In early 2018, our operation in Northern Greece at Nea Kavala camp served around 300 residents and another 100 people living in UN accommodation in the local area. We ran a laundry service, weekly food distributions and a regular free shop where people could access clothes and hygiene products. We ran a wood workshop where people could build or repair things for their containers, or help out their neighbours and learn a new skill. Our bike rental was very popular with men and women wanting a bit of freedom to explore the local town.
By: Milli Cockcroft, Recruitment Coordinator, Greece
Our volunteers worked incredibly hard to help every resident, finding a child their new favourite toy in the DropShop or teaching a teenager how to fix a flat tyre. The operation was running well and Drop in the Ocean was an integral part of the camp community. We were happy to be there and they were happy to have us.
All of this is still true. We still do all of this, and we are grateful for the opportunity to do it. Except that now the camp has over 1000 residents, with another 300 in the local area and we must adjust. Sometimes we don’t have enough volunteers to run all of our services all of the time, which is where you come in.
The situation for refugees Northern Greece is not in the news as often as the islands, but it is just as challenging for the individuals who live there and for the organisations who rely on volunteers to be able to run their operations. Many of the new arrivals in Nea Kavala have come from the overcrowded islands, and their new home is an isobox or tent on an exposed airfield in increasingly hot temperatures and during winter the total opposite.
Changes to the asylum process mean that people increasingly have to wait for 2-5 years for the first of two interviews, so they must live in limbo without official status or the ability to work. The prospect of spending years living in a camp with little control over your own life is a difficult adjustment for any human being to make.
In Nea Kavala, A Drop in the Ocean work with the camp management and other NGOs to try to make life a bit more bearable. We want to give the camp residents a reason to wake up in the morning, to learn a new skill and have some fun, to reduce the stress of buying food, clothing and hygiene products for their family on a limited budget. To do this, we need your help.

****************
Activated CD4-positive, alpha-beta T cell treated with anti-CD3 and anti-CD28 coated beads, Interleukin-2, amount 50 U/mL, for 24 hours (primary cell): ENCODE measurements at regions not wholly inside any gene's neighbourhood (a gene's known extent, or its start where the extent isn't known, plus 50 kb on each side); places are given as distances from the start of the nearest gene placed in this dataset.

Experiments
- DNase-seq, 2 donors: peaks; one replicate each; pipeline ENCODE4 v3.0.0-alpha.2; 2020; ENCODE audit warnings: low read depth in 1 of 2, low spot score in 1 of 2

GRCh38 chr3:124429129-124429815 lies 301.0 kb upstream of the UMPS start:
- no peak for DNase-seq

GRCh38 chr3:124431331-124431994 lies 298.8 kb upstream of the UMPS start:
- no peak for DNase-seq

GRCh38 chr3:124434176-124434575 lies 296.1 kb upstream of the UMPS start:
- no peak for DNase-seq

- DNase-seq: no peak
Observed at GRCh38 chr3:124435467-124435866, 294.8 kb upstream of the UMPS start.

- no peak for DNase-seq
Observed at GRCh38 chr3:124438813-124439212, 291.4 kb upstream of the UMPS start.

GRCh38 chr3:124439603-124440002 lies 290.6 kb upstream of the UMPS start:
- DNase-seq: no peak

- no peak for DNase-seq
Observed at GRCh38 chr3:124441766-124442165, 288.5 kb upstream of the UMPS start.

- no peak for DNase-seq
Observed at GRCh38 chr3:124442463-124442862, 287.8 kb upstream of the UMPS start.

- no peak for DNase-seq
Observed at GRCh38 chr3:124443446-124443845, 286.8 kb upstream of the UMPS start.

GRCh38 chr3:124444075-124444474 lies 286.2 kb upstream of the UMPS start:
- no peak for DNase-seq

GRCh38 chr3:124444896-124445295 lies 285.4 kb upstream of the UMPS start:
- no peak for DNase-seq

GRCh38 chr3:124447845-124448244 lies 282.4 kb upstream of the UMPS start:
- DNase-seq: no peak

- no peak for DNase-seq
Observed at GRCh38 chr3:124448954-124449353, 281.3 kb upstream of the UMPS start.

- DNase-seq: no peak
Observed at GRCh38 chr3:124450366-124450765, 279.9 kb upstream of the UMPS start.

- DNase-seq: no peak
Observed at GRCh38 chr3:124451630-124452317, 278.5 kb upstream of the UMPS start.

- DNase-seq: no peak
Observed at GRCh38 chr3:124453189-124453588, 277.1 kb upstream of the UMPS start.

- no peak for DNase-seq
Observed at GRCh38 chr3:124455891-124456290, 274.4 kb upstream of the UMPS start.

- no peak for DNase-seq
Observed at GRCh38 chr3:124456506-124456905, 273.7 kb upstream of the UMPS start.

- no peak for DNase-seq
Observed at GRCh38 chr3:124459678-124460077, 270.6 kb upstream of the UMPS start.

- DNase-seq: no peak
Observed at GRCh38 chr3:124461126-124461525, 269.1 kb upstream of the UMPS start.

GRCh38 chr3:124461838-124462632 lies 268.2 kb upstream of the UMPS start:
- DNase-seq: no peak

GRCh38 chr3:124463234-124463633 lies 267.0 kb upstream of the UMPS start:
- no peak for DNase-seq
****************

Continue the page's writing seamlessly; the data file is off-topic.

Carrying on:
There is a misconception among first time volunteers that you need a degree in development or many years of experience to be a useful volunteer, and although there are some roles that require specialist knowledge, most general volunteering roles just need people who want to help and have some free time.
Nea Kavala is great introduction to volunteering for people just starting out, the majority of our projects do not require special skills, (although anyone with experience of bike repair or construction will find plenty to do!), all you need is common sense and flexible attitude. We have created an environment where you can feel useful from day one – our core aim is to help you to help refugees. If you’re looking to develop your experience towards a role with more responsibility we can also help with that: Nea Kavala has a number of Team Leader positions, a good record of career development and an attractive monthly stipend is available for volunteers who can commit for more than 6 weeks.
We can offer the opportunity to be a part of a community of wonderful people and the satisfaction of being a useful member of a close team of coordinators, residents and international volunteers. After work we visit our local restaurants for the best food in Greece, go hiking in the mountains, swim at nearby waterfalls or spend our day off exploring nearby Thessaloniki, home to many arts and culture festivals, and the Greek champions in football, PAOK.
The situation in Nea Kavala is not as high profile as the islands, but the people are no less in need. The small town of Polykastro is not a fast-paced city lifestyle like Athens, the landscape is undeniably beautiful – watching the sun set over the mountains behind the camp after a long day will breathe life into your soul. Why not come and see for yourself?